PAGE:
What Al Nakba Means To Palestinian Millennials

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While there’s an abundance in the amount of resources detailing the tragedies of 1948, do we know what that means for Palestinians today? What can’t be said for every Palestinian, can’t be said for many Palestinian millennials living both in the diaspora and within the homeland.

May 15, 1948 is what Palestinians recognize as Al Nakba. It is the day Palestinians commemorate the year their land was stolen by Jewish militias backed by foreign nations. This happened again in 1967 (Al Naksa), and still happens everyday till this day. For Palestinian millennials from ‘1948 territory’, it led to small villages, inhabited by humble farmers, with not much to their name other than some livestock, olive trees, and their land.

 

oldman_girl_nakba1Al Nakba, serves as a reminder for Palestinian millennials that their families were victims of terror for no logical reason. The uncontrollable sobs of our grandmothers begging the men with guns not to shoot their sons echoes in our ears. Our grandfathers kicked to the ground weak and broken, stripped of their respect, somehow plays in our minds as if it were a clear memory. Property, years of saving, and decades of hard work all destroyed within seconds; their lives came literally crumbling down with no hesitation, nor remorse.

To millennials, this day is a slap in the face. A reminder that our families were humiliated, robbed, raped, and murdered. While 1948 may seem like a long time ago for some, it feels like yesterday for our parents’ generation, and is not lost to us. It was our parents and grandparents who witnessed these horrors, survived the massacres, trekked their way in the deadly deserts and sea to take their family to safety. That safety came in the form of tents, in a refugee camp with thousands of people  who shared the same horrific experience.Those tents then became concrete walls of poverty and inequality in the ghettos of Lebanon, Jordan, and Syria.

As Palestinian millennials living in the diaspora feel an ache for their homeland and sense of helplessness  for not being able to change the reality on the ground, Palestinian millennials living in Palestine feel like the diaspora has forgotten and left them alone in the struggle. A generation that never had the opportunity to see it’s homeland thriving in it’s majestic days, never going out on Ajami St. on Friday nights, never being able to swim in the Mediterranean, never feeling the spiritual revolution in the Al Quds, never knowing the Palestine that our grandparents yearn for, but Palestinian millennials long for the same homeland: our homeland.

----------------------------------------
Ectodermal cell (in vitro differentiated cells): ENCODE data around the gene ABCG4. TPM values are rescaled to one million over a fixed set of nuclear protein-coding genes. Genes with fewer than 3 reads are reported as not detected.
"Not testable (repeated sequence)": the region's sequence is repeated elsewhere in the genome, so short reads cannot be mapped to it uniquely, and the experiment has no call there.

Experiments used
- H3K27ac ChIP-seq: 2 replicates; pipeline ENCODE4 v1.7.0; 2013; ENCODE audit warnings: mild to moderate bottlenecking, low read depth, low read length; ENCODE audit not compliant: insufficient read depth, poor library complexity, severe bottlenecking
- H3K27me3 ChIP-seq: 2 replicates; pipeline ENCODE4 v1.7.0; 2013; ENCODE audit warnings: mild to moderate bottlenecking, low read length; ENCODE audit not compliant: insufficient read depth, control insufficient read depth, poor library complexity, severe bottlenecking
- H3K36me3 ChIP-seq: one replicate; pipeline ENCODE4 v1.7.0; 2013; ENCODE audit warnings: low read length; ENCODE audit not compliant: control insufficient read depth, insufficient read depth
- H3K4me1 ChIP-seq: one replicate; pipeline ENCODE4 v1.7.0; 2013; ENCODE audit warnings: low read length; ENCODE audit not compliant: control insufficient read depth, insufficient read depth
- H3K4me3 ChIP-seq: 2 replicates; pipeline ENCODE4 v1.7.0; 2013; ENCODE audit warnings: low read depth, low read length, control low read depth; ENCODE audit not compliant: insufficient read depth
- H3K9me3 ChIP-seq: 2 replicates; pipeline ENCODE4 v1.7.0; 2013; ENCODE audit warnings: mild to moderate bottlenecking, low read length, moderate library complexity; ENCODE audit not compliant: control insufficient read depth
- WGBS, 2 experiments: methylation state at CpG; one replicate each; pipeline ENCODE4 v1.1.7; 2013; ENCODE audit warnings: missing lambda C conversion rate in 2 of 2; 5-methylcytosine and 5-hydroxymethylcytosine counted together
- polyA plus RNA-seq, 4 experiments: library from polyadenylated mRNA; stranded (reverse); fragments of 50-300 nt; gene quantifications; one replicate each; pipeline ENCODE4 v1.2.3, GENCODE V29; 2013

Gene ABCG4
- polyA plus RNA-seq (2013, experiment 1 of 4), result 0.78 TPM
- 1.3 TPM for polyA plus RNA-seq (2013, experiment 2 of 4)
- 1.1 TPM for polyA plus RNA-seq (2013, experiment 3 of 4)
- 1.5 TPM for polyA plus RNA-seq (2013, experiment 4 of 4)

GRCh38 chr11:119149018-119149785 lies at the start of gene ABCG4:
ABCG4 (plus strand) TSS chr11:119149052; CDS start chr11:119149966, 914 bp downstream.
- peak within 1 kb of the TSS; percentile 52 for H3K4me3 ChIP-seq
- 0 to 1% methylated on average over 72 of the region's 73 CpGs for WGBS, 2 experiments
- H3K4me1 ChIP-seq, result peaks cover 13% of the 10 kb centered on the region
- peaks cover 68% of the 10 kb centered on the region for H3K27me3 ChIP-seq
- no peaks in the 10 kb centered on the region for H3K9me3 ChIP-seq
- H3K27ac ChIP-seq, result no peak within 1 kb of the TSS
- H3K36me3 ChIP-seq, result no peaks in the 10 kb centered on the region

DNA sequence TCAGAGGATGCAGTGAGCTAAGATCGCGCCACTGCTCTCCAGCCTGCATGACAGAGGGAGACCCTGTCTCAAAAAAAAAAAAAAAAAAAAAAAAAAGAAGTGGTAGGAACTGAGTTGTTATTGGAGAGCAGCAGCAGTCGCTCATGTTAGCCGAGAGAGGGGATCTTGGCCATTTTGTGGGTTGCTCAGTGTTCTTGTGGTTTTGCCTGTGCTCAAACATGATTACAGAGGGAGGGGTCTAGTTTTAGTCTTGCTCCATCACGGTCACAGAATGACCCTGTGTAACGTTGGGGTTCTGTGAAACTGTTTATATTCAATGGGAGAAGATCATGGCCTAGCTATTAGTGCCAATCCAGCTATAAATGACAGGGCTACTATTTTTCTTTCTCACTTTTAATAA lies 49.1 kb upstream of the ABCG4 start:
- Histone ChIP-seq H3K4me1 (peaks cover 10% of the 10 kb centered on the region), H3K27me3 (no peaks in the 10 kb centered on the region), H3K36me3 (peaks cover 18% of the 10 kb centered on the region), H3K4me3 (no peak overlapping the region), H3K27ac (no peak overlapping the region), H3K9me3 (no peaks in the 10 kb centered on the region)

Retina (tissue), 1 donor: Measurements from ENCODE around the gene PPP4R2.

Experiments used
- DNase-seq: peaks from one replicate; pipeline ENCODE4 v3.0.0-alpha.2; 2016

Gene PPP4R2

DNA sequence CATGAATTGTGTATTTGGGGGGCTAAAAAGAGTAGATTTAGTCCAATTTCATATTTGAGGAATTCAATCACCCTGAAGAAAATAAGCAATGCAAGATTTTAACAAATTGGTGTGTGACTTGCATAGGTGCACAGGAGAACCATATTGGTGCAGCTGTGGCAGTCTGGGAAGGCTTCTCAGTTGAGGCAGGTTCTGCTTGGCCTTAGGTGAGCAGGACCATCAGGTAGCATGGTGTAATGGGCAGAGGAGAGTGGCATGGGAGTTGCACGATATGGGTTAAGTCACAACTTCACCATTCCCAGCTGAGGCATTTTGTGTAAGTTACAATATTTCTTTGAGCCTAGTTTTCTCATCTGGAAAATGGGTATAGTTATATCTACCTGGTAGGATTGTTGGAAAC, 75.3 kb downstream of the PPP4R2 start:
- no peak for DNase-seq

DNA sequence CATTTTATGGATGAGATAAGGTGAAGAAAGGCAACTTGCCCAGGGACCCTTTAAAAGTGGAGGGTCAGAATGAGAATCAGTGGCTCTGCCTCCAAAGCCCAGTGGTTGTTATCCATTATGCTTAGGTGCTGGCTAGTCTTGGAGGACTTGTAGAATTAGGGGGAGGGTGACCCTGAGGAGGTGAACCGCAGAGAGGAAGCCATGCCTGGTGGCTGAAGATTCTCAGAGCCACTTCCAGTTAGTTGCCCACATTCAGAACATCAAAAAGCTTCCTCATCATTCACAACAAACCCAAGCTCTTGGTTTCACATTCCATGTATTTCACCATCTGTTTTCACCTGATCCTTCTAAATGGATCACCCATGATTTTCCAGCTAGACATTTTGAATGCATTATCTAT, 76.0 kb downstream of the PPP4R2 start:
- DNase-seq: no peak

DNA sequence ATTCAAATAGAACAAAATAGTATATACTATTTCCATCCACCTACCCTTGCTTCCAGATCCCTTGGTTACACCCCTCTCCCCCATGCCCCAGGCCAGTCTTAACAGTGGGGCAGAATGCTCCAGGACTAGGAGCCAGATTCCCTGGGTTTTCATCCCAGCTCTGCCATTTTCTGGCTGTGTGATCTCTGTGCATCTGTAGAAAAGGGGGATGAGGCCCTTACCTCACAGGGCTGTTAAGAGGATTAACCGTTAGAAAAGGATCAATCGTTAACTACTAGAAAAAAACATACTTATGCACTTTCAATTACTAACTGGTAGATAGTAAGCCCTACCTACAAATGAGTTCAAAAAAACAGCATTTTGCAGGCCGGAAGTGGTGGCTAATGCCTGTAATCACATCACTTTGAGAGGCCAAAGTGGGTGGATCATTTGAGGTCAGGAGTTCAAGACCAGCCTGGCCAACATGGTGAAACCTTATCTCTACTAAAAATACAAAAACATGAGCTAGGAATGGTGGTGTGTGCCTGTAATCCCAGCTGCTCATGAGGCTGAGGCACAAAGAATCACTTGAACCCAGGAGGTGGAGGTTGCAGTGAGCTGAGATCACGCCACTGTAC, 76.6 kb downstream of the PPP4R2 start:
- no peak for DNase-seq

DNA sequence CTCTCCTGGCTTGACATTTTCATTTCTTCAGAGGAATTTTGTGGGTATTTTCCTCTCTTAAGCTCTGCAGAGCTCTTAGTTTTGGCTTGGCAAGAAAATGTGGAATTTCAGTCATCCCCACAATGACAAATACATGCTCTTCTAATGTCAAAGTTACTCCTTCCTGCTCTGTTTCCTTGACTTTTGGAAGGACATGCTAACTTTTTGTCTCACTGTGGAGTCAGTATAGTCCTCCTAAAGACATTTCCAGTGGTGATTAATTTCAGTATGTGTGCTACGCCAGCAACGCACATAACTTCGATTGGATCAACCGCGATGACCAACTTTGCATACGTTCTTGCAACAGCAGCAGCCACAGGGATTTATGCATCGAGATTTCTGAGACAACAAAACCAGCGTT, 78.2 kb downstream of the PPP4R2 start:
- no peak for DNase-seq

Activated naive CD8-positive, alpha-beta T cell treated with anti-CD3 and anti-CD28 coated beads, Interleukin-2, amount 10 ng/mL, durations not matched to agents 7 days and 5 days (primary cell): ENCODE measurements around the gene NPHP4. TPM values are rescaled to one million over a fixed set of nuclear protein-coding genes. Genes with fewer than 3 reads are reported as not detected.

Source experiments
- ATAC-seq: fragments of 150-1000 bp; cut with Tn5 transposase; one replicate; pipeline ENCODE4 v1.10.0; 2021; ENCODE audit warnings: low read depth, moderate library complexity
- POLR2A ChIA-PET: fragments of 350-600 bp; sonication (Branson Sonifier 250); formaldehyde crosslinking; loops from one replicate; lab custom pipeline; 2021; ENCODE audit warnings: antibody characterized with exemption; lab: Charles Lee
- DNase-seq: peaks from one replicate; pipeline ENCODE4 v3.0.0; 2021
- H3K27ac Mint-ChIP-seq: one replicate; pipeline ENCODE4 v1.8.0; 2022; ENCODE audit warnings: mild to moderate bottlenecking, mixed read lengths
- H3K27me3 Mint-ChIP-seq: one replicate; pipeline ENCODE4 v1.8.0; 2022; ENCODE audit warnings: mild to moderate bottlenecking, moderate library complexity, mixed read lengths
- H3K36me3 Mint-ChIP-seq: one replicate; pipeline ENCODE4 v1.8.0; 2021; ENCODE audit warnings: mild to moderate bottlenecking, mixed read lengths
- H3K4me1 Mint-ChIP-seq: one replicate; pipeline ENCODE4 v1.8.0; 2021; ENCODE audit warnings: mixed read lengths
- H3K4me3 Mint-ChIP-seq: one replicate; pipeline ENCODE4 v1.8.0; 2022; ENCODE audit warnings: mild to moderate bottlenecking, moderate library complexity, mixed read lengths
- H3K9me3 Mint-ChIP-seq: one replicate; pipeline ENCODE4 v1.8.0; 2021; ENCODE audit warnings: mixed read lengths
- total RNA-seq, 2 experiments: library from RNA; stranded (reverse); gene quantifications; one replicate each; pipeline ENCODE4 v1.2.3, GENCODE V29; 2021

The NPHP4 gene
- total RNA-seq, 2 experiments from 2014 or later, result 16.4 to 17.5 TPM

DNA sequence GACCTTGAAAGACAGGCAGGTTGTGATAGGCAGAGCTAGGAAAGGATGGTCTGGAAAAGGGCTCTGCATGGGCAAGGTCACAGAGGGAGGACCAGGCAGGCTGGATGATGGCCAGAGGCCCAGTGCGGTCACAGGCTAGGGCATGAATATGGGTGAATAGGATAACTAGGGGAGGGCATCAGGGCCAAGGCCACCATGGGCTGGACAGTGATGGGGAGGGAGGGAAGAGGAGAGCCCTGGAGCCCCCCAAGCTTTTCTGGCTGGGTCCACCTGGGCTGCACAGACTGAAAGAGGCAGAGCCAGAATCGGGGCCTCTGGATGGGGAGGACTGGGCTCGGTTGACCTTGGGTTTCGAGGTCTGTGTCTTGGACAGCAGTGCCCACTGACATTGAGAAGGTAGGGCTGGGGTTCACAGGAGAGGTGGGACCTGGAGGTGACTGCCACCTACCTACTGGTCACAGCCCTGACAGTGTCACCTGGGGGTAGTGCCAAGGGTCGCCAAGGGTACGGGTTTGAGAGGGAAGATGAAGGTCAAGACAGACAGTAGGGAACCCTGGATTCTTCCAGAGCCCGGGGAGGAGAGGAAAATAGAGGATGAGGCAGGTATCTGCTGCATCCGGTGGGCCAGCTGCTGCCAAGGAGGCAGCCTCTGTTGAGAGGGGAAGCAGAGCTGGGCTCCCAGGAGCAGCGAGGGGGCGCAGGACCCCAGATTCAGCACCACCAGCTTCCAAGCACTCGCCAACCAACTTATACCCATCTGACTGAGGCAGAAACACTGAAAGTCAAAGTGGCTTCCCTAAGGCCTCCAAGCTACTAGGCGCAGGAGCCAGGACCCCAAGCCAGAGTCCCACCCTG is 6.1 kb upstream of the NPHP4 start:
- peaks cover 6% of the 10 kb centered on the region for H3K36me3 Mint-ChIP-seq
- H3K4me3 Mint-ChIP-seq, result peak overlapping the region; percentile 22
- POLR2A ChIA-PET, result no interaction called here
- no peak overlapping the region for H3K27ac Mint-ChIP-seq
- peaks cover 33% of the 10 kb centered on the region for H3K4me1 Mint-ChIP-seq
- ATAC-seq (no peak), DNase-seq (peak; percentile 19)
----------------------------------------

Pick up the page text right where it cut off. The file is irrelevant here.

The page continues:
When Palestinian millennials think of their ancestral home, they wonder whether the spawn of their grandparents oppressors will terrorize us at our own borders. How long will they interrogate us at the airport or borders? Will they turn us away or let us into the very country stolen from our family? Patiently sitting through the hours of an IDF soldier-who looks like they just graduated high school- asks the same questions the last 4 IDF soldiers asked. ‘What do you study? Where do you work? What is your great grandfather’s name? The questions go on until we hold onto every single bit of patience left inside.

“Why are you here? Why are you visiting Israel?”

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Just like Al Nakba, it hits us. While it takes everything inside us not burst out, we remain calm, we do what we must to return home, as we always will.

But to answer your question, our great grandfather’s name is Ibrahim. His blood, sweat, and tears are forever embedded in the soil of the land and there’s no declaration, treaty or negotiation, that will ever change that reality. So long as our roots are tied to Palestine, you can expect that we’ll never forget or stop resisting politically, artistically, academically, philanthropically, and all non-violent means in order to keep what is rightfully ours.

Originally published Scoop Empire January 7, 2016

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